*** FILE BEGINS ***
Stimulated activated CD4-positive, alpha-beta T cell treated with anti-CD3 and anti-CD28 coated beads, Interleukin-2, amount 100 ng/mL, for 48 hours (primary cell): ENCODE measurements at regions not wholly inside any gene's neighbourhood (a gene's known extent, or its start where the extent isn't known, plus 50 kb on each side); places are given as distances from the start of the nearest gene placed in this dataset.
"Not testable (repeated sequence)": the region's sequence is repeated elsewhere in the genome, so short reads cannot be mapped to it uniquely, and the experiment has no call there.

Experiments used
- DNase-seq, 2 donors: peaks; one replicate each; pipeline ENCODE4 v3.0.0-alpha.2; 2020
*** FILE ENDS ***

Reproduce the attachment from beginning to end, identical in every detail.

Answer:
Stimulated activated CD4-positive, alpha-beta T cell treated with anti-CD3 and anti-CD28 coated beads, Interleukin-2, amount 100 ng/mL, for 48 hours (primary cell): ENCODE measurements at regions not wholly inside any gene's neighbourhood (a gene's known extent, or its start where the extent isn't known, plus 50 kb on each side); places are given as distances from the start of the nearest gene placed in this dataset.
"Not testable (repeated sequence)": the region's sequence is repeated elsewhere in the genome, so short reads cannot be mapped to it uniquely, and the experiment has no call there.

Experiments used
- DNase-seq, 2 donors: peaks; one replicate each; pipeline ENCODE4 v3.0.0-alpha.2; 2020